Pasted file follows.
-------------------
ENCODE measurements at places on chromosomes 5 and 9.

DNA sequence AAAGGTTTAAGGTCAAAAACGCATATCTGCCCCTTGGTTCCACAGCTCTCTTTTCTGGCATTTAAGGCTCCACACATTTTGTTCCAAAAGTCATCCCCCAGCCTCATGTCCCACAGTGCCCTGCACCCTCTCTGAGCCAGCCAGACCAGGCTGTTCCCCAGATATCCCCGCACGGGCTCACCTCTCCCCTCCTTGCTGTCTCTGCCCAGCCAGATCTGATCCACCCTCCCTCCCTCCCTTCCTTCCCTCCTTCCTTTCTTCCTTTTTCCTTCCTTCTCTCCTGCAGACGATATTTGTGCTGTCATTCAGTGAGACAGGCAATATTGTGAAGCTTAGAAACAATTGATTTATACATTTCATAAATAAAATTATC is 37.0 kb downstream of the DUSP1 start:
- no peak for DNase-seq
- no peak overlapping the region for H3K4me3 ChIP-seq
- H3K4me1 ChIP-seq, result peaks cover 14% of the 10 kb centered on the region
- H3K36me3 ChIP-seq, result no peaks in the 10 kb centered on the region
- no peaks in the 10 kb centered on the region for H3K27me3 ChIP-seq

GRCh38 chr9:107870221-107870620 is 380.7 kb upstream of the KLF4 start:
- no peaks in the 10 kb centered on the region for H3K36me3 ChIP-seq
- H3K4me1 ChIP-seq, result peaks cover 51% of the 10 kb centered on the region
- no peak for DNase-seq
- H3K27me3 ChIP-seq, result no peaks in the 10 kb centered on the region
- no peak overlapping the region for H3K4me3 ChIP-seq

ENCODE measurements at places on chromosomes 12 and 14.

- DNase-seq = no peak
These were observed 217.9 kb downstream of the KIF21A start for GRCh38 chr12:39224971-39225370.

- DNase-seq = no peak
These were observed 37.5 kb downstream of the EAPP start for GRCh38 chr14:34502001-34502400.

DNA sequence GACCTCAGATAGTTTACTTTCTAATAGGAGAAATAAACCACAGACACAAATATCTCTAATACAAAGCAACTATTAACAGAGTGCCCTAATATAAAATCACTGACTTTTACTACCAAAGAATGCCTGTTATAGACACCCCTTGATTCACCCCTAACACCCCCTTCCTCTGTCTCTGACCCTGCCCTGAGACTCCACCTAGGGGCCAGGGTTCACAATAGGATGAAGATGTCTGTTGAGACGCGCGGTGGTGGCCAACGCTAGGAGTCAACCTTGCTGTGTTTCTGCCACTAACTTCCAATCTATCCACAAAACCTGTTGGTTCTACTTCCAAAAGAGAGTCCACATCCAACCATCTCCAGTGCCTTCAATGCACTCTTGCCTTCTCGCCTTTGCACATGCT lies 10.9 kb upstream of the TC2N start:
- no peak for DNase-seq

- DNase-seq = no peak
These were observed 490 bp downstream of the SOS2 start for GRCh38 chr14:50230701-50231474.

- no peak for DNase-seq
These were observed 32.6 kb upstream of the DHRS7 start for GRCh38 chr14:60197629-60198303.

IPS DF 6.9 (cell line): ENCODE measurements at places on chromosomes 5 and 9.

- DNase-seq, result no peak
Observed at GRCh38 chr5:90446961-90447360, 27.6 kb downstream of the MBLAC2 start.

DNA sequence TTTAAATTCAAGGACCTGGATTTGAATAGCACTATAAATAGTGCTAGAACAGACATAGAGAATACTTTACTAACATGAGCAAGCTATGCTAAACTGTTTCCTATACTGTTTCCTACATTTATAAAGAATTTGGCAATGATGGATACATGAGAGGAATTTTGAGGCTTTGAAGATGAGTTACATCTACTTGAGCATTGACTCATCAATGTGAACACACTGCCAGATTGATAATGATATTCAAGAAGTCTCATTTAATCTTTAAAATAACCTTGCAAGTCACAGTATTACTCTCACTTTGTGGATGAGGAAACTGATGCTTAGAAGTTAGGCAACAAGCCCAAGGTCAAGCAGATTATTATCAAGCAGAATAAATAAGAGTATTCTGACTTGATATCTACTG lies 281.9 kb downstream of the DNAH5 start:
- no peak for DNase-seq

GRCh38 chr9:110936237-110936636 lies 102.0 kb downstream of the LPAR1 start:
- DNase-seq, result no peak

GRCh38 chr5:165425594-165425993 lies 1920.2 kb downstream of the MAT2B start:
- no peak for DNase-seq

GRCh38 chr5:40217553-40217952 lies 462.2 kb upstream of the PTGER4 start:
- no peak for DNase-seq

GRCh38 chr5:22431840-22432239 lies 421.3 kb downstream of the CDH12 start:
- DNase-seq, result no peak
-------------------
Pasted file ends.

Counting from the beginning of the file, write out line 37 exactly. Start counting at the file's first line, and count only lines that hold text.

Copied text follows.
- DNase-seq, result no peak